Frequently Asked Questions

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FAQ's About Individual and Couples Counseling

These are some of the most frequently asked questions I generally hear in my Marietta office.

Generally speaking, about two out of three clients report that, because of their counseling, they feel better about themselves, and are more confident that they can handle their problems.  Some factors that may contribute to the effectiveness of counseling include: the expectations and desires of each client; the therapeutic relationship with the therapist; the competence of the therapist; the strategies learned; the investment of the client in applying therapeutic principles; the experience of making healthy decisions and positive changes;  and the length of therapy.

In couple's therapy, the additional components in the determination of effectiveness are whether both partners become aligned in their expectations and desires, and that they work together to create an improved relationship.  This process usually includes each partner becoming accountable for the participation in the relationship, becoming more considerate and wise in the interactions, managing reactivity, learning constructive strategies to resolve differences, and collaborating with each other to create the changes necessary to achieve the desired outcome.

Whether individual or couple's counseling, my aim is usually to: collaborate with the clients to help them identify and set realistic goals; guide clients in improving their communication; help clients resolve issues and differences with others; teach effective coping strategies,  support clients in making healthy decisions; and encourage clients to stay focused on taking the positive action to achieve their goals.

Therapy lasts as long as the client chooses. Some individuals feel satisfied after a few sessions. More commonly clients remain in therapy for about 15 to 20 sessions. Sometimes clients require more therapy to reach their desired goals. The major factors that contribute to the length of time in therapy include the severity of the current problems; the client's personality, history and current coping strategies; and the client's willingness to learn new skills and sustain the desirable changes.

Some individuals think that therapy is only for those who are severely disturbed, and therefore think that therapy might not be helpful to them. Others had difficulty admitting that they have problems. Some people think that no one will be able to help them solve their problems. Some people are concerned that they wouldn't be themselves if they made changes. And other individuals think that they can't afford therapy.

The most frequent request presented to therapists is wanting help to improve a relationship.  Anxiety, frustration, irritation, and depression are also common complaints. Alcohol and drug problems are also frequently discussed.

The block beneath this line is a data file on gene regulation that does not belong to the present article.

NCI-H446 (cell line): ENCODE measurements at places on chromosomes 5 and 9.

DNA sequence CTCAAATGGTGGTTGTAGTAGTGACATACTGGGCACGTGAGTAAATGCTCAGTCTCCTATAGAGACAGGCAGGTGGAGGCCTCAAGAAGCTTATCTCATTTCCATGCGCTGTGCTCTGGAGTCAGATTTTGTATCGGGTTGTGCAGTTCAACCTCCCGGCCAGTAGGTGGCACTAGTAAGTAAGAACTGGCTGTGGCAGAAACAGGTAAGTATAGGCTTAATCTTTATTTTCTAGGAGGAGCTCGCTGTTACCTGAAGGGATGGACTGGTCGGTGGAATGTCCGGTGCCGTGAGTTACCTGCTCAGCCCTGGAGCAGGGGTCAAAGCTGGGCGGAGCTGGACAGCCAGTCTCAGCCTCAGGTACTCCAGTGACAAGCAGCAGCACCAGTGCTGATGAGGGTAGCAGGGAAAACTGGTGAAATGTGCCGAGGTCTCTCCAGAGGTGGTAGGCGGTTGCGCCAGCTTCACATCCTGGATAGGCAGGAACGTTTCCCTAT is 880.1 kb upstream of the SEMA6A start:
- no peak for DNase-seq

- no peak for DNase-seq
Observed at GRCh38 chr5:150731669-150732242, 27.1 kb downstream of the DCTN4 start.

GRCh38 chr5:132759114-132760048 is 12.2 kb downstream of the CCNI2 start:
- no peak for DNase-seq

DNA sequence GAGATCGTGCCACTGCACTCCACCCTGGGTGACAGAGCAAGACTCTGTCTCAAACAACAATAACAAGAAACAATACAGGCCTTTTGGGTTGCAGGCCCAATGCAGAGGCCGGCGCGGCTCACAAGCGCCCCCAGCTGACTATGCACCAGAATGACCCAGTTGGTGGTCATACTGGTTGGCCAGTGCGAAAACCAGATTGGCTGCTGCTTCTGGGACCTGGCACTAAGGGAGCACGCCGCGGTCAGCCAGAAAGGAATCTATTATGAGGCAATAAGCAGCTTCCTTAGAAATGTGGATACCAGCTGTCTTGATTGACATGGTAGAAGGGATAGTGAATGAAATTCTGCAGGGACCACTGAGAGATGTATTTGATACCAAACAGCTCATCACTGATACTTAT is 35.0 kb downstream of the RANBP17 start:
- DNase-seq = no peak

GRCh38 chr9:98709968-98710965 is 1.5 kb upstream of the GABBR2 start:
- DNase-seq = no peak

Although there are many different types of therapy, the primary three theoretical approaches are psychodynamic, humanistic-existential, and cognitive-behavioral approaches.

Psychodynamic therapy draws on psychoanalytic (or Freudian) principles and techniques. This includes examining and resolving unconscious conflicts. The client's early history is seen as extremely important in the formation of the character structure of the person. There is an assumption that the client will be able to make desired changes only after the underlying causes are resolved.

Humanist-Existential psychotherapy considers the whole person (mind, body, and spirit) and focuses on helping the client to heal themselves and work toward a more authentic self. It aims at enabling a client to find constructive ways to better deal with the challenges of life, and focuses on the client's individual experience of distress and leads to exploring and clarifying beliefs and values.  It examines core issues including death, freedom vs. responsibility, isolation, and meaninglessness. It respects the importance of past, present, and future.

Cognitive-behavioral therapy focuses on helping clients identify and examine faulty beliefs, distressing emotions, and ineffective behaviors. The client then learns to think more realistically, which will lead to feeling better, and then chooses more effective actions.  In this system, the present and the future is more important than the past.

Since no one therapy approach works for all people and for all problems, I borrow from the different approaches to help clients.

A psychologist has received a Ph.D. or a PsyD from a university (after completing about 6 to 9 years of post-graduate training and an internship). A psychiatrist has received an M.D. from medical school (after completing about 8 to 10 years of post-graduate training and residency).  A social worker, a licensed professional counselor, or a licensed marriage and family therapist have received a Master’s degree (MA, MS or MSW) from a graduate school (after completing about 3 to 5 years of post-graduate training and internship).  Although they all do therapy, a psychologist is additionally trained in assessment and a psychiatrist can prescribe medication. I am a clinical psychologist.

I can help you mend broken fences and create a satisfying and sustainable marriage.

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